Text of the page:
Forest logs in a deforested area, image from Pixabay

“Panaghoy Para sa Inang Kalikasan”

Forest logs in a deforested area, image from Pixabay

Dati-rati’y nakaukit sa punong chesa
Mga pangalang sa sanga’y nakaburda
Hugis puso ang sa gitna’y nakaplakada
Bakas ng kahapon, malimit sa alaala.

Sa kasalukuyan, mukhang di na eto mararanasan
Sunod-sunod na ang mga trahedya ng sunog sa kabundukan
Mga punong walang muwang, tuluyan nang nagkakaubusan
Labis na kinakabahan, nag-aalala para sa mga kabataan.

Mayroon pa kaya silang mga punong matutunghayan?
Magkakaroon pa ba ng pagkakataong maiukit ang pangalan?
Puso’y labis na nangangalaiti’t nagdaramdam
Sa mga walang habas kung manira sa Inang Kalikasan.

Mga ibon at kanilang inakay, paano na?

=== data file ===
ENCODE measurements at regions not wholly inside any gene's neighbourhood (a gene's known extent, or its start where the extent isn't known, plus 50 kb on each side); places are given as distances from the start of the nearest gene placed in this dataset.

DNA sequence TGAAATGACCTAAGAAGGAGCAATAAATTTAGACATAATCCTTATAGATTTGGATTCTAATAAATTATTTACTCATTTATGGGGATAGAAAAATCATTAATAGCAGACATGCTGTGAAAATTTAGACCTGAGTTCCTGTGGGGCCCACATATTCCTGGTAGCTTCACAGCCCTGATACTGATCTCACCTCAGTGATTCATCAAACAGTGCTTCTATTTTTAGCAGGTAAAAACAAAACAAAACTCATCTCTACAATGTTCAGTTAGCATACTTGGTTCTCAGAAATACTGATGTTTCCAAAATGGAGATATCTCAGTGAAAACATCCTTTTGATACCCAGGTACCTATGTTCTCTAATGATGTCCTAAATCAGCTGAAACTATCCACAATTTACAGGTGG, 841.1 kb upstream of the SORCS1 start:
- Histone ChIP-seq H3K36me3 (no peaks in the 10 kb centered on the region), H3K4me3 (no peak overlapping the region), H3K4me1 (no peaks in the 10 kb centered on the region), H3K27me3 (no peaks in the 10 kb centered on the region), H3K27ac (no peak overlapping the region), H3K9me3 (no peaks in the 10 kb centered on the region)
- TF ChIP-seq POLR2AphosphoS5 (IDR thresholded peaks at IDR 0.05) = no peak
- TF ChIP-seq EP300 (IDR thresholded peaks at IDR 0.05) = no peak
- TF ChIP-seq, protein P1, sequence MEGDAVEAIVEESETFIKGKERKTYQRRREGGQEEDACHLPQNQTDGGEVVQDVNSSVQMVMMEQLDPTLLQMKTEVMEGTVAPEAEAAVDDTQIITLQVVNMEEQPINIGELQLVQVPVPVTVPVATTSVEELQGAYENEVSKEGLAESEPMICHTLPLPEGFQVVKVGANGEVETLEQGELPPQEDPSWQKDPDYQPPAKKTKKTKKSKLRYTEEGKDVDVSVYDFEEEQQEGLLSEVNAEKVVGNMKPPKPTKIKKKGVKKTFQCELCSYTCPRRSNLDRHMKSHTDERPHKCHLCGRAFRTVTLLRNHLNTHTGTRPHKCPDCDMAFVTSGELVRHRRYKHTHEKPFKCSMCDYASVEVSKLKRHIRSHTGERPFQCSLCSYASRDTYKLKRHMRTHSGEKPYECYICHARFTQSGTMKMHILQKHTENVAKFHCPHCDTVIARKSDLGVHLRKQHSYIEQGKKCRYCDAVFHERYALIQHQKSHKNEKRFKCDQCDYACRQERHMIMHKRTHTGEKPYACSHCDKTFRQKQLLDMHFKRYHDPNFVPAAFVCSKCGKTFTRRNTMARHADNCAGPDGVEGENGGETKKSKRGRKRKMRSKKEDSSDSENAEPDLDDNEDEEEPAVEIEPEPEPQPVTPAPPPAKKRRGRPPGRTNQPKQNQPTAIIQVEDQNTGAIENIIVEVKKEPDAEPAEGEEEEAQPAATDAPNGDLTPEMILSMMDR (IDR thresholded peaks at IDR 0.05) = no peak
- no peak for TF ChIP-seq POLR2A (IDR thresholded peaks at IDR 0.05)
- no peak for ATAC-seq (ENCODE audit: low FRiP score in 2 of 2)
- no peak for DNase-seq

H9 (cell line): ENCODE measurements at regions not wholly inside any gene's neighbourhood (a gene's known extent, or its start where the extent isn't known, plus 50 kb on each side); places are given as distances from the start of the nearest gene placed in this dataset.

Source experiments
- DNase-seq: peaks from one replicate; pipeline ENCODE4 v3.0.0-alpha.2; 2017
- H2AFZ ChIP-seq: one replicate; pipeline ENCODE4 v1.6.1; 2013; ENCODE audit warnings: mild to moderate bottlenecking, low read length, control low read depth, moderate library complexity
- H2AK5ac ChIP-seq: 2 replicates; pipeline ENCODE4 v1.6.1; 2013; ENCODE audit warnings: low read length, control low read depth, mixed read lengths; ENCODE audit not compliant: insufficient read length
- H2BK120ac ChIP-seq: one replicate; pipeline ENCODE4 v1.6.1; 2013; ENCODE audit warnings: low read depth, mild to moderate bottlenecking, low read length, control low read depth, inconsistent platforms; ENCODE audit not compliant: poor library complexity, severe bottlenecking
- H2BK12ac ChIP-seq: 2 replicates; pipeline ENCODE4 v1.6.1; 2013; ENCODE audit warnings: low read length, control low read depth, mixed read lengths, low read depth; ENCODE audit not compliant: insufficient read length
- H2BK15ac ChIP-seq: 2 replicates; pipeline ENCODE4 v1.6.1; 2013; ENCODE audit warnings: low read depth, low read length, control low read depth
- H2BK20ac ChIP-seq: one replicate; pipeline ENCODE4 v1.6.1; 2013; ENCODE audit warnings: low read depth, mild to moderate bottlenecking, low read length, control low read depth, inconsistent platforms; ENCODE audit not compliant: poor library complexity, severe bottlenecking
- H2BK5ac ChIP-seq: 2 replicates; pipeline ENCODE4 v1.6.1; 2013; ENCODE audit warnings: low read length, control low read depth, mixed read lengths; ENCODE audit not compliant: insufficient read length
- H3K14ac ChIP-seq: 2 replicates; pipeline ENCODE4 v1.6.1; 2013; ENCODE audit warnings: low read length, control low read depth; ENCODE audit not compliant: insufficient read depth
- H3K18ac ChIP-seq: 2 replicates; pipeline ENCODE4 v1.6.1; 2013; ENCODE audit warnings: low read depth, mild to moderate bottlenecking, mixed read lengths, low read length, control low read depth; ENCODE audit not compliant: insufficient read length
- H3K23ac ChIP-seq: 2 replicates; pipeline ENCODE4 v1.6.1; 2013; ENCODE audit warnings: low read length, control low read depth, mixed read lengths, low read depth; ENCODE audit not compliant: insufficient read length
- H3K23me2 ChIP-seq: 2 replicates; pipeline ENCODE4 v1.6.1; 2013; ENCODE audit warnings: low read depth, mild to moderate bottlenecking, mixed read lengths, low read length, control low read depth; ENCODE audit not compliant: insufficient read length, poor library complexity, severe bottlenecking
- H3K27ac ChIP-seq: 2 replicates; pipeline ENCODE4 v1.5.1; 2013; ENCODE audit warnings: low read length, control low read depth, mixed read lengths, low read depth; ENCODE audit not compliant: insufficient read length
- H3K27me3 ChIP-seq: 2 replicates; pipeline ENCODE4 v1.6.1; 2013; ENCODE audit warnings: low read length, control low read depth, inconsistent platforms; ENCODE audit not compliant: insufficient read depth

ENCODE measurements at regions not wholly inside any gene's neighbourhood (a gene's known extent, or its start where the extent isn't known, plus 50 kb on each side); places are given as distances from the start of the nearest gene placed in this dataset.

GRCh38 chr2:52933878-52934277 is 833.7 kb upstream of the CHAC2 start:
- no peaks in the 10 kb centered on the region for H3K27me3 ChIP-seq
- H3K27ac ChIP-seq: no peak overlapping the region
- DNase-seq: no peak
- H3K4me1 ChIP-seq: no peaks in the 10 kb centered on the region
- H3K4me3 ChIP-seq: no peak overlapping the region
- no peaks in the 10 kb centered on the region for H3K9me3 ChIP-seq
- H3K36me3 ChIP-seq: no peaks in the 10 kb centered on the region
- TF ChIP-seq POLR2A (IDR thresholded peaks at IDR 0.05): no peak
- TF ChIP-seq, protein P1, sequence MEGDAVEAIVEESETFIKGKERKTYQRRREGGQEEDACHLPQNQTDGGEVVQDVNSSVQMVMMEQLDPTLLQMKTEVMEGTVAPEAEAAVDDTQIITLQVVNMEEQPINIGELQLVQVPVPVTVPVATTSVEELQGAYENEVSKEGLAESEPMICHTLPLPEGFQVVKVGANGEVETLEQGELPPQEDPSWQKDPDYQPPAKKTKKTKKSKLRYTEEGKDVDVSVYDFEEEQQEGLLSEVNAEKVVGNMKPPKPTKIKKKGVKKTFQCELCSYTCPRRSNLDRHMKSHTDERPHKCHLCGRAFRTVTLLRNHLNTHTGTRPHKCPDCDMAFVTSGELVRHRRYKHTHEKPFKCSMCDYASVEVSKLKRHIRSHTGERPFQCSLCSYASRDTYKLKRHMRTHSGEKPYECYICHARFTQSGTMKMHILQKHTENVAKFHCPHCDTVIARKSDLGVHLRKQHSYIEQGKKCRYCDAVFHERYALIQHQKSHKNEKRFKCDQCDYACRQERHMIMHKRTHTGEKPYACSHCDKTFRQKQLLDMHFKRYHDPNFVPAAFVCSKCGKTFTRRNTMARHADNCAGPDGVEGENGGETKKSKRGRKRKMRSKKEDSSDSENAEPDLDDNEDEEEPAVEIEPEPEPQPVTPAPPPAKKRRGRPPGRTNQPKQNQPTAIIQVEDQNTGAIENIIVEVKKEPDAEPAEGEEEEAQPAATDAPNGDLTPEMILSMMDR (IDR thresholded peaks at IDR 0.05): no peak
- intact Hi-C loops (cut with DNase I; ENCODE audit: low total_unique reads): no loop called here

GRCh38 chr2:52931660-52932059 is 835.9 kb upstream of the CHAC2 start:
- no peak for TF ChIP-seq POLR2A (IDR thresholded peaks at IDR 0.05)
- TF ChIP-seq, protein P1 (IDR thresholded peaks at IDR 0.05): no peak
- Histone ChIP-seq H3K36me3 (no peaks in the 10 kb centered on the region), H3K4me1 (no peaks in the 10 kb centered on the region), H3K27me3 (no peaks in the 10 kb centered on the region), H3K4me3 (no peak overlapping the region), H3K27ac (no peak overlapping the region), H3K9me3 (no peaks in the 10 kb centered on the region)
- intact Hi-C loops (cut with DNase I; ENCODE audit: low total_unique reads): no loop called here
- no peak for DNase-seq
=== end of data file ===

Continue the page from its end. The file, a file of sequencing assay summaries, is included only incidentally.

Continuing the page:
Maiwawaglit na lang ba sa ating alaala?
Pakiusap, ikaw na pangahas, tama na
Bigyang-galang kagandahang tinatamasa.


Susie Bangles-Baldo is a proud Igorota who belongs to the ethnolinguistic group Kankana-ey and a mother of three, two curious lads and a vigorous lassie. She spent her childhood savoring the blessings of simplicity in the ili; sidking-aparador, Chinese garter, bebe-ey (bahay-bahayan), climbing the caimito and swimming in the river were among the sundry fondest reminiscences that contributed to her yearning of going back to basics and reviving Indigenous poetry.

Susie is interested in the advancement of indigenous mental health and wellbeing that is grounded from the grassroots. She appreciates all sorts of writings (genially calling it as #KaisipangMalaya); believing that these are expressions of a person’s innermost thoughts and feelings, longings, hopes and dreams. Poetry is viewed as a vehicle that succor in reconnecting the dots from the past to make the present-day an opportunity for unlearning, relearning and development.

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